Curriculum of the day: Relational Concepts: Beginning/End
Today, we wrapped shooting the 41st season of Sesame Street. Sadly, since we only produce 26 new shows a year (as compared to 116 shows 20 years ago), our season is only six extraordinarily packed weeks of shooting. This doesn’t include the Murray "Word of the Day
" segments that are shot more guerilla-style on the streets of New York, or the new “Abby Flying Fairy School
,” which is animation and takes over a year to complete.
Wrap time is always slightly nostalgic and sad, since we don’t see people now for long stretches of time between shoots. So, tonight there will be a wrap party at a billiards hall near the studio where lots of toasts and hugs will be given, as well as awards and bottles of wine for people who got engaged, married or had babies. (Last year, Marty and I got four bottles for getting engaged, married and having two babies!)
We used to do the wrap parties on the actual set. Because the crew had to work these parties rather than enjoy them, and we moved to a smaller studio, the wrap parties started happening “off campus” a few years ago. These earlier studio wrap parties used to be quite lavish affairs. People such as John Tartaglia
and Alan Muraoka
would perform as well as other talented crewmembers. Often these were spoofs such as Alan and Telly singing “Everybody Poots.” And then, there was the infamous Muppet performance. This show, usually written by Joey Mazzarino, was always a parody and very blue. Parents were warned ahead of time it was NOT suitable for children (but children came anyway). One year, it was Elmo the snobby star in Hollywood because of the “Tickle Me Elmo” craze. Another time, it was a Letterman-style show called “Late Night with Oscar the Grouch” and once it was a marketing spoof about all the Sesame Street products.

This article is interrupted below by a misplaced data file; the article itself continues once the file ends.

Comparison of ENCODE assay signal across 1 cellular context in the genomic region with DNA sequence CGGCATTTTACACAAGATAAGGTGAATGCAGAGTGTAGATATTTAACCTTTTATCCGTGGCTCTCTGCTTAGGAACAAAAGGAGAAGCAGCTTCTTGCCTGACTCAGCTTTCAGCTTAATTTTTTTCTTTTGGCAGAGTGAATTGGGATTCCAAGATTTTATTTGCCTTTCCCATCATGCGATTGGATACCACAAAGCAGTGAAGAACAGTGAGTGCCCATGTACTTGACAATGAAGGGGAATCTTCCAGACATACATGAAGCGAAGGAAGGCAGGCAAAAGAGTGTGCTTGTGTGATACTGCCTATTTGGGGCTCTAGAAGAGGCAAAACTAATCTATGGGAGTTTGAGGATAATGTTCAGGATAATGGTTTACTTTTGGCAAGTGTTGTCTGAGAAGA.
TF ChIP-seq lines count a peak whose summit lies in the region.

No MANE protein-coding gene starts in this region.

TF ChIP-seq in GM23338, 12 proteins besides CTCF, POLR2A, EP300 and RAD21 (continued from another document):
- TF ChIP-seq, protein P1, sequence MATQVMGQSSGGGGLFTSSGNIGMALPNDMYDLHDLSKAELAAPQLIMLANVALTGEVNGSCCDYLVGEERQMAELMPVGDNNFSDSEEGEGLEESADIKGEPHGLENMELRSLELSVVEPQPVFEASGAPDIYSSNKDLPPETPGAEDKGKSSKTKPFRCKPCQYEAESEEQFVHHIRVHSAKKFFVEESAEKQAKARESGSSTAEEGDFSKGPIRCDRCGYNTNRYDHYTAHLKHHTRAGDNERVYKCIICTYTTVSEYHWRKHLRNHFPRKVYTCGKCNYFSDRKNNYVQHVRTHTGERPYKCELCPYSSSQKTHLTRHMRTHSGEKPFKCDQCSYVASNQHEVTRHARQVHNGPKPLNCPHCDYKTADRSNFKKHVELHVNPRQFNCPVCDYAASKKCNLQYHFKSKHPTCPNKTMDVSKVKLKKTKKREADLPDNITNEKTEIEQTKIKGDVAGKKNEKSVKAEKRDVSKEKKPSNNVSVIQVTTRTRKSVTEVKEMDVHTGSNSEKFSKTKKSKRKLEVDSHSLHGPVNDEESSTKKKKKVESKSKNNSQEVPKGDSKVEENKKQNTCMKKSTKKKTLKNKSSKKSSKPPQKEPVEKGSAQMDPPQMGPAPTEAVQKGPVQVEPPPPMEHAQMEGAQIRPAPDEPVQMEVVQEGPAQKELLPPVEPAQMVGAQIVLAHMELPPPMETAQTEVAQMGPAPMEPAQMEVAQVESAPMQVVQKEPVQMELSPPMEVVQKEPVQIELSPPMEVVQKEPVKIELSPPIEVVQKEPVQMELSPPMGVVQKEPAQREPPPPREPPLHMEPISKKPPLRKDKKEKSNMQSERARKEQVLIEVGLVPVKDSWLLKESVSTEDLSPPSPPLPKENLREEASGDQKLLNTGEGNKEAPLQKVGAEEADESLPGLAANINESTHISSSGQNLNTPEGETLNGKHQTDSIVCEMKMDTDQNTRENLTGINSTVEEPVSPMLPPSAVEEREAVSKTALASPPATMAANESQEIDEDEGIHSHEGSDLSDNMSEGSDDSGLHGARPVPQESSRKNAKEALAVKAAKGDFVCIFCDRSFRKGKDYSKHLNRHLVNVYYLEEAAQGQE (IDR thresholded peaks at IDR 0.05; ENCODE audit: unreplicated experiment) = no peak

One of the most famous wrap party moments of all is when Mr. Snuffleupagus ate the child. Snuffy was replacing Big Bird who usually opened the show with a joke. Snuffy was so nervous, and got so frustrated because he was making mistakes, that when a child (the nephew of Frankie Biondo our cameraman) came up to get an autograph and called him the wrong name, Snuffy ate him. Literally.
(Frankie Biondo with his nephew being eaten by Mr. Snuffleupagus!)
Marty and the boy had worked the entire moment out earlier. He was able to put Snuffy’s mouth down around the boy and once he was mostly inside, Marty could pick him up and hold him upside-down inside the costume. The boy was able to put his hands onto Marty’s feet and then stay there as Snuffy walked off the stage. The boy was so good, he even succeeded in kicking his legs as he was “swallowed.” As a person in the audience, I never laughed so hard in my life.
At the next season wrap party, Snuffy came on to start the show again, but he wasn’t feeling well. He had a tummy ache for some strange reason. Suddenly, he started to heave, and he “threw-up” the same boy from last season, now wearing a tattered shirt and covered in goo. Another bust-a-gut moment for the Sesame history books.
So, with lots of memories, we say, “It’s a wrap,” for now.